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Forum topic by tjbisme posted 06-01-2017 05:34 PM 539 views 0 times favorited 15 replies Add to Favorites Watch
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tjbisme

19 posts in 202 days


06-01-2017 05:34 PM

Topic tags/keywords: entertainment stand barn doors help ideas question

Hello everyone. I recently found myself looking for ways to improve my woodworking skills and I came across this forum. I’m hoping someone can help me out with a problem I am having with an entertainment stand I built for my house.

I made an entertainment stand for our basement and installed sliding barn doors. I had to make all the hardware for the sliding part, because anything we bought was way too big and meant for a full sized barn door. I made the sliding bar and the brackets out of aluminum, and the wheels are deconstructed pulleys. It works pretty nice but there is one thing I noticed that is a little bit off.

The bottom part of the door sticks out about 1.5 inches as its hanging on the sliding bar. I could add in a track along the bottom to keep the doors closer to the stand, but I don’t think the “project manager” would appreciate the look. I’m looking for ideas on how to bring the bottoms of the doors closer to the stand mainframe.

Thank You,
Trevor


15 replies so far

View jerryminer's profile

jerryminer

802 posts in 1277 days


#1 posted 06-01-2017 05:51 PM

A pic or two—or a sketch—would help a lot

Sounds like the center of gravity of your doors is off-center on the doors (maybe the wheel is in front of the door?)

Getting the wheels centered on the center of gravity would help the doors hang plumb—but a bottom guide would help, too.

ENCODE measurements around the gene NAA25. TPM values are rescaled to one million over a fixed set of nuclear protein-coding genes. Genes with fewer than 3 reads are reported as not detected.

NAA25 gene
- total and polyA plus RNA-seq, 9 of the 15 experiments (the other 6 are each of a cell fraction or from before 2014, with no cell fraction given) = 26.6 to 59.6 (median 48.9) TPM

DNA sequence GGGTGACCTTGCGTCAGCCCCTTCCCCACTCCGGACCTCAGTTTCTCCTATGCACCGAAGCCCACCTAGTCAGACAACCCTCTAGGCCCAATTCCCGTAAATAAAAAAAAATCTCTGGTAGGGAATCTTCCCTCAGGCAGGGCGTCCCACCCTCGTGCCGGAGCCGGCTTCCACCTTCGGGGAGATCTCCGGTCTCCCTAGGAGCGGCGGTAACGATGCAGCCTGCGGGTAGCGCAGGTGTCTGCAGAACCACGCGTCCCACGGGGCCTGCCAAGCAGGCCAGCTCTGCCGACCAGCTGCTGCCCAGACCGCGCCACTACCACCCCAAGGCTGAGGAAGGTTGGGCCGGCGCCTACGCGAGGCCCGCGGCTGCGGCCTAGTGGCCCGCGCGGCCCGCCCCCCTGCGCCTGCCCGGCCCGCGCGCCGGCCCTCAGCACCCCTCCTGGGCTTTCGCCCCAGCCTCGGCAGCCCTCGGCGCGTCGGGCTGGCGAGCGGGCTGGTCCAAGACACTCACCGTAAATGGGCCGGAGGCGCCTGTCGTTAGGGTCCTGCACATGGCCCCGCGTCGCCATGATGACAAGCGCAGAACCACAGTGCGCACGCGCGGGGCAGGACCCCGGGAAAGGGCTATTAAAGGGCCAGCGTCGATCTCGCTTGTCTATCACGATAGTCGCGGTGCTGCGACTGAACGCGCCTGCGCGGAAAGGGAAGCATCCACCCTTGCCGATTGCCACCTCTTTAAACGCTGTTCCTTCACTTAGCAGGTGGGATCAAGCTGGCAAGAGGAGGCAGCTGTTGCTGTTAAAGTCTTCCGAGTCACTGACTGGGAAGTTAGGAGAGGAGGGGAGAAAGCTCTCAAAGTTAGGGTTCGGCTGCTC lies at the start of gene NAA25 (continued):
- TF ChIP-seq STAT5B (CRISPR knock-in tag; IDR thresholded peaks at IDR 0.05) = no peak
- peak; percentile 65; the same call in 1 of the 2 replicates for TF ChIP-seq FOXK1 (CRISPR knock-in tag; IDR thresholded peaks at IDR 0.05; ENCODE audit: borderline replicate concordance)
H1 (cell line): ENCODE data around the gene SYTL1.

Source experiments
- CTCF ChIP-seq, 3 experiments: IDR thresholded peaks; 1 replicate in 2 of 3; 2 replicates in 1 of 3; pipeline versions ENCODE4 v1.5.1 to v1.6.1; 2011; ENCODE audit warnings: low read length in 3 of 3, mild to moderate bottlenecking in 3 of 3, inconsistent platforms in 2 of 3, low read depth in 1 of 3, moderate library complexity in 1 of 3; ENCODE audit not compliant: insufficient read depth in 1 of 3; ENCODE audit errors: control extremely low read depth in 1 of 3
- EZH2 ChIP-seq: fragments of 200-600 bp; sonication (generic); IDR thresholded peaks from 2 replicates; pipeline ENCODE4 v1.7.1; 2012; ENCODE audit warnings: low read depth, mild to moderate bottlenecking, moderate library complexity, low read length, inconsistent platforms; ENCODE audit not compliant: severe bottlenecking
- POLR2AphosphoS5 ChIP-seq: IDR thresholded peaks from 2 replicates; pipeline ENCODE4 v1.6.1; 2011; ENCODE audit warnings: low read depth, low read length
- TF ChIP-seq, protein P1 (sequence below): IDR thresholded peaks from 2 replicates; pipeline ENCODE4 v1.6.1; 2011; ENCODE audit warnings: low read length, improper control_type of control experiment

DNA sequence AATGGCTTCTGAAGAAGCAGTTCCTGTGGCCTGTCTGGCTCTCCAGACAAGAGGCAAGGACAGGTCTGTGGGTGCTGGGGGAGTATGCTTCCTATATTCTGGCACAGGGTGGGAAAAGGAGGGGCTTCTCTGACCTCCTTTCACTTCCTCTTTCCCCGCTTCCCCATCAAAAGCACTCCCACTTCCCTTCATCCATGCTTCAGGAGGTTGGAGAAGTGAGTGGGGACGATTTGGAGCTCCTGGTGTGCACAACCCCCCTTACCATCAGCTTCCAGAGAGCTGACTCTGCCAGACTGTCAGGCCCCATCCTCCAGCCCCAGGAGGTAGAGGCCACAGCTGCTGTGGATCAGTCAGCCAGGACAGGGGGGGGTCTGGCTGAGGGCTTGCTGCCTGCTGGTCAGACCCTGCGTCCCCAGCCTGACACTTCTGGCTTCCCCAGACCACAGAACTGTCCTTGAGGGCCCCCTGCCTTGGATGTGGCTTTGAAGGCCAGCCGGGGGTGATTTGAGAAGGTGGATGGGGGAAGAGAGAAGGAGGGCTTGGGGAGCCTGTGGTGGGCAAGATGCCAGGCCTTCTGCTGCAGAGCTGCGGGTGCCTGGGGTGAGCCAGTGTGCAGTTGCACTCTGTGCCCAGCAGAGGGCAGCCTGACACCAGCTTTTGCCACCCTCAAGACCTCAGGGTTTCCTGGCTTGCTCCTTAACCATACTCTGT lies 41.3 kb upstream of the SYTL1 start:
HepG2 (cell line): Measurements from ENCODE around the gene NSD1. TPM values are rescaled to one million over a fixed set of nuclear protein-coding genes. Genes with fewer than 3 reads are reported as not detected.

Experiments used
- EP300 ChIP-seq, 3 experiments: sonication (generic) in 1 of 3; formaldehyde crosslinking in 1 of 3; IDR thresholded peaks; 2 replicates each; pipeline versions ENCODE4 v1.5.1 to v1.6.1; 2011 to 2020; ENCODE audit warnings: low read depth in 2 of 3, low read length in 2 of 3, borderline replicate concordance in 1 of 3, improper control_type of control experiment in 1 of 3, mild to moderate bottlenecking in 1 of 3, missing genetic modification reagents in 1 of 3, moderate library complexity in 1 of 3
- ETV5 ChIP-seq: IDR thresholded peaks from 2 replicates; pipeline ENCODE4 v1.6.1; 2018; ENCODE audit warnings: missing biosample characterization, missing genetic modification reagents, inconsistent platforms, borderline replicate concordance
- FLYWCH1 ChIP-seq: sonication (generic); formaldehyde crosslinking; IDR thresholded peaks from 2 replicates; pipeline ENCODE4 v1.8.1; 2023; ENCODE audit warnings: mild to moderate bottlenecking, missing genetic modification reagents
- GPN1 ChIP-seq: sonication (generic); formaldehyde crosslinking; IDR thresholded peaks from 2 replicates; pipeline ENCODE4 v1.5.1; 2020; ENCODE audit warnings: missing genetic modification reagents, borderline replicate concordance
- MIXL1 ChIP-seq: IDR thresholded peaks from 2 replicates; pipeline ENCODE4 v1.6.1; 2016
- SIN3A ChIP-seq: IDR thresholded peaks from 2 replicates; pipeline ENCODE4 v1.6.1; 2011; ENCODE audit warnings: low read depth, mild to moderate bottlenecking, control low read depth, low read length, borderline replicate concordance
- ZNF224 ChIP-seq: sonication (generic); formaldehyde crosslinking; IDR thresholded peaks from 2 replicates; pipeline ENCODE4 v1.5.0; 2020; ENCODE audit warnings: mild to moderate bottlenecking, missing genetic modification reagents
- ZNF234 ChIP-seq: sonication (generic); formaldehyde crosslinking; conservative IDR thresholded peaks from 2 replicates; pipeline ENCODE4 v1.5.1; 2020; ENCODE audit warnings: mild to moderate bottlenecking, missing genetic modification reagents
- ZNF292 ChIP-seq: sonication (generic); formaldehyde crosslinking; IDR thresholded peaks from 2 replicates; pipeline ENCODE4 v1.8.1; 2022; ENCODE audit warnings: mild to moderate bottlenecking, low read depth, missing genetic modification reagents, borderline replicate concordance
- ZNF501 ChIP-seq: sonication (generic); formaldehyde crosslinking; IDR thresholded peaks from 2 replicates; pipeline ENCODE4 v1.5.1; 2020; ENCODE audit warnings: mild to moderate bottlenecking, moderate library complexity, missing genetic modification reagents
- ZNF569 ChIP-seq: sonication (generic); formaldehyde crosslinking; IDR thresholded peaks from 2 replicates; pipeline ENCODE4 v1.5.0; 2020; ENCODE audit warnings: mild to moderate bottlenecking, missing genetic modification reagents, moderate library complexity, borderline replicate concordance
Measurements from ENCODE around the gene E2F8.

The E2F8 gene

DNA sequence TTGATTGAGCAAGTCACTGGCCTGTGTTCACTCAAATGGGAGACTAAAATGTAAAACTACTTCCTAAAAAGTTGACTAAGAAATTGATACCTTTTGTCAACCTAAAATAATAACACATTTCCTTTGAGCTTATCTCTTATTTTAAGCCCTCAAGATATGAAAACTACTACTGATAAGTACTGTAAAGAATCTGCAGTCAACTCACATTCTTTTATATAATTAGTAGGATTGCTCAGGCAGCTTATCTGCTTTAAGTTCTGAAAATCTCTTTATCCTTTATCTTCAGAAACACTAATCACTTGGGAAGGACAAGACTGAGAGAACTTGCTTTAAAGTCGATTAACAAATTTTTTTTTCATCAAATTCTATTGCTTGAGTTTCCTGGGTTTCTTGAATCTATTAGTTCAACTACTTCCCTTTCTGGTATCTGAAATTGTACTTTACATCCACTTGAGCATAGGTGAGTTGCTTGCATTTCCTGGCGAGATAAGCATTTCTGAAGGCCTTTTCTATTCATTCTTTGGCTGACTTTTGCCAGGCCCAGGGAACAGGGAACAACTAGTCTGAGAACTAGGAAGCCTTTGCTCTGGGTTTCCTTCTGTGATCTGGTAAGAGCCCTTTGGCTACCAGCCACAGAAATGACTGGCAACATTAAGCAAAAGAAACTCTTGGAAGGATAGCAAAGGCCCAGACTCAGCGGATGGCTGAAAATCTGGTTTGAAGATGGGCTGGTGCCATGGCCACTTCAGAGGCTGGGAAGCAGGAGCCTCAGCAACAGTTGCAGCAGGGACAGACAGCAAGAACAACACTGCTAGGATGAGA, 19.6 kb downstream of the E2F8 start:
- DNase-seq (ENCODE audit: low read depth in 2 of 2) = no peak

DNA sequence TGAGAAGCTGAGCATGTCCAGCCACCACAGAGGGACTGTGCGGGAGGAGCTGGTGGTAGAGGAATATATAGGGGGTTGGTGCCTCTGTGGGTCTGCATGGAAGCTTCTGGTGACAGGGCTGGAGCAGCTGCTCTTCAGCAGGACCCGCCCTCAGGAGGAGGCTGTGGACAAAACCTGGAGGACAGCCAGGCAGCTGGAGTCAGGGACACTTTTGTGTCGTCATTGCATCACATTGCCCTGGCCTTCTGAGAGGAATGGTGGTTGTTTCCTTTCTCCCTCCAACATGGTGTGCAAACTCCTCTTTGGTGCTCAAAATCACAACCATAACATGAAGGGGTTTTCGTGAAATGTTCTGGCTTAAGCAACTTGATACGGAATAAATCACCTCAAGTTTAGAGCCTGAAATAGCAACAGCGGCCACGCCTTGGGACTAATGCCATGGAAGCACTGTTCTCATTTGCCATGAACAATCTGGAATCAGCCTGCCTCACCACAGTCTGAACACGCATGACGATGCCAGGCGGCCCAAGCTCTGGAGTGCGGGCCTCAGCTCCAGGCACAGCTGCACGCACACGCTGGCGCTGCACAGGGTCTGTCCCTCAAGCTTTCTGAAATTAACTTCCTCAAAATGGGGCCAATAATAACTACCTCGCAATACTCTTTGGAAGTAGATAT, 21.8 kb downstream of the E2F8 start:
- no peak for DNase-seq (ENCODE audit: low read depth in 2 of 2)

-- Jerry, making sawdust professionally since 1976

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Loren

9624 posts in 3484 days


#2 posted 06-01-2017 07:27 PM

You could try magnets embedded in the bottoms
of the drawers and along the base of the case.

I think really though your best use of your time
is making another set of wheels that will hang
plumb. Since you’ve done it before it shouldn’t
be too much trouble to figure an improved design.

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tjbisme

19 posts in 202 days


#3 posted 06-02-2017 02:17 PM

I meant to upload images when I got home, but it slipped my mind. Here are the pictures of the stand.
I know a bottom guide would be the best way to keep the doors tight, but I was hoping to avoid that.
This is the front of the stand. (I need to work on my angles)

Here you can see the gap between the bottom part of the door and the stand.

These are the wheels I am using.

Here is a full side view of the doors.

I thought of using hidden magnets to help pull it closer to the stand, but I’m not sure what types of magnets to use to help keep it close, but not stick it to the stand. I think putting new wheels on will be the ticket because the ones I installed don’t roll real well and end up sliding as the doors are moved, thus removing the paint on the slider bar. Do you know where a good place would be to get wheels for cheap? I have checked Amazon and Menards and they are available there, but I was hoping for a greater selection. I’m just wondering if there is a website or store that someone knows of that has a wider selection.